Category Archives: in the news

March’s Audio books

*Eleven books this month*

I did not keep track of books very well this month beyond keeping a list. I must remember next month that unless I want hours of work at the end of April I must write as I go.

I’m pretty much calling the month of March a wash anyway since tons of medical appointments got me out of my good writing habits. How easy it is to have plans derail. since I’m on that MS drug Gilenya, I had to have several medical appointments plus it was time for my yearly check-up with my doc as well as Jayden’s health and wellness visit. My stupid blood came back not happy (thyroid and anemia) and Jayden is having pain in his neck. His pain has been the worst part of this month though it’s getting under control. The vet checked his blood and he’s not anemic like I am. We’re still waiting on the result of the valley fever test the vet ran. His pain could just be a pulled muscle for all we know and hope.

I’m up to nearly forty-five thousand words on the memoir. Last month’s post tells me I was at twenty-five thousand so I made some progress even with the stress of this month. I wrote a little fiction last week for something different and I submitted an essay on my life with MS after a friend on Twitter alerted me to a call for submissions but I never heard anything on it.

Anyway, on with Marche’s books. Oh, this time last year I was in St. Pete. hard to believe it’s been a year since #RoToTrop. Speaking of baseball, B and I went to Phoenix a few weeks ago for a spring training game between the Cubs and Brewers. Two of his co-workers met us there along with one of the co-workers seven year-old son for his first ever baseball game. Within five minutes of sitting down, the seven year-old got a foul ball a spectator caught and gave to him. How freaking cool is that? Oh, the kid also brought me a randy Johnson baseball card which was doubly cool since he’s one of two baseball players I can remember from my sighted days. Any guesses as to the other? Ok, now really on to March’s books.

34. “The Stranger” by Harlan Coben – narrated by George Newbern

finished March 30

Classic Coben, to be sure. However, I think this audio book proves that a narrator can really give a book that final push to greatness. I’m so used to Coben books being narrated by Scott Brick that I was truly disappointed this one had a different narrator. Newbern wasn’t terrible by any means but c’mon, you can’t compare anyone to Scott Brick.

Harlan Coben books have a wonderful sarcastic style perfect for Scott Brick. He drops the lines so flawlessly as to be constantly laugh-out-loud funny. I chuckled a few times while listening to ‘Stranger’ but I didn’t get the hours of enjoyment I’ve gotten with past Brick narrated Coben books. I found the book dragging for quite awhile until the mystery began to unravel and then I couldn’t stop. This book packed a gut punch I certainly was not expecting. Good book but not one of his best. I honestly don’t think i would have said that if Scott Brick had narrated.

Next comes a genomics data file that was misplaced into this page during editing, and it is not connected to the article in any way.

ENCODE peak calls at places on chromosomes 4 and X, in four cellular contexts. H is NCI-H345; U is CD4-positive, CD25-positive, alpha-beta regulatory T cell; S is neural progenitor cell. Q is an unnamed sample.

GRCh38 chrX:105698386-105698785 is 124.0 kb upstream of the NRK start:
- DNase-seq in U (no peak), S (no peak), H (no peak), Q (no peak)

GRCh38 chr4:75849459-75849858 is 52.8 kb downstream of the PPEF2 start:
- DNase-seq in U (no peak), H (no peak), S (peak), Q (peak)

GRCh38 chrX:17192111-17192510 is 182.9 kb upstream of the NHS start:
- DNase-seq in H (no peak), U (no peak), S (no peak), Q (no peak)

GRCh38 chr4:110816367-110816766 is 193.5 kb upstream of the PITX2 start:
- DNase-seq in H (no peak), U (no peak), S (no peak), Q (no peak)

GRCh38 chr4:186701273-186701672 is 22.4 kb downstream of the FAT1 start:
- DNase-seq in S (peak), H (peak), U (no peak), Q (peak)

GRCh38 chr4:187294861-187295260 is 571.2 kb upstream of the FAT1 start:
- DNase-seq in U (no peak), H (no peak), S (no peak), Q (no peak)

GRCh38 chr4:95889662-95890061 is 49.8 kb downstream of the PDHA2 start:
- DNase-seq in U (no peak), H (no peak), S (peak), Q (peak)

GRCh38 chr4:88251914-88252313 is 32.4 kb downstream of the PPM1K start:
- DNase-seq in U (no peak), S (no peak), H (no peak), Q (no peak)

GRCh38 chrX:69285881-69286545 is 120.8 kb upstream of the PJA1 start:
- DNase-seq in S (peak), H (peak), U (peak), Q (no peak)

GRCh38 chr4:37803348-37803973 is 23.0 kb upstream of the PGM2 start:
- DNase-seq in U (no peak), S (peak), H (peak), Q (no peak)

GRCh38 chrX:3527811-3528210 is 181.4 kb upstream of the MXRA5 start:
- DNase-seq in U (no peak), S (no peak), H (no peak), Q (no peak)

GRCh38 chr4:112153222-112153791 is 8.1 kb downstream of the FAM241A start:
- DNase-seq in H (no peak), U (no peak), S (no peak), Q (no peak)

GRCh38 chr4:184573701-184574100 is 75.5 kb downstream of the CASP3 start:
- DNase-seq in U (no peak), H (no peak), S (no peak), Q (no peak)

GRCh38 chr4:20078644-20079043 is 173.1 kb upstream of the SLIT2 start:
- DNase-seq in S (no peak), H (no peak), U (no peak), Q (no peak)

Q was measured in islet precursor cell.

33. “Without Fail” (Jack Reacher book 6) by Lee Child – narrated by Dick Hill

Finished March 28

I was reading “Gulliver’s Travels”, trying hard to get through it, when I just gave up one night and frantically began scrolling through books to find something I could get lost in when I scrolled to this one and thought, Jack Reacher to the rescue! Oh wow I just looked up the series to find which number book this was and I have the next book too! I do not remember starting to collect Jack Reacher books but that makes me happy haha. Man, it’s going to be hard to finish the American history book I’m reading knowing I have another jack Reacher…

Reacher books are just plain fun reads. Mystery, action, romance, dead-pan comedy, the whole nine yards. I get a kick out of an American series being written by a Brit. It works, that’s for sure. This one was just as good as all the others, if I’m remembering right. I read a lot. Oh hi there, Captain Obvious.

32. “gulliver’s Travels” by Jonathan Swift – narrated by David thorn

Gave up halfway through on March 24

This had been a daily deal that grabbed my attention and based on the publisher’s summary and reviews I picked it up. I found it so incredibly boring though. Ok yeah fantastical stories of his travels, first he’s a giant, then he’s tiny and by the time we got to the third story I just wanted a nice concrete story with constant characters with back stories and a beginning, middle, and end. This book reminded me of “A Hitchhiker’s guide to the Galaxy” which I enjoyed though still had the same sense of ok yada yada let’s move on. I just couldn’t finish this book and that is really rare for me because I hate abandoning a book.

31. “Stuff Matters: Exploring the Marvelous Materials that Shape our Man-Made World” by Mark Miodownik – narrated by Michael Page

finished March 22

So, if I ever get the opportunity to hold aerogel, it’ll be one of the most fascinating days of my life. Yeah because commoners like me often get to hold a piece of awesome material that looks like sky. Yep. Happens every day.

This book was soooooo fun! Do you ever wonder why something is the way it is? Do you ever run to Google to ask? Then this book is for you. Absolutely fascinating stories of different materials and how they work the way they do. I worn you though, the chapter on chocolate is pure torture if you don’t have a chocolate bar so do yourself a favor and pick one up before reading this. That is however, unless you’re one of those rare people who don’t like chocolate.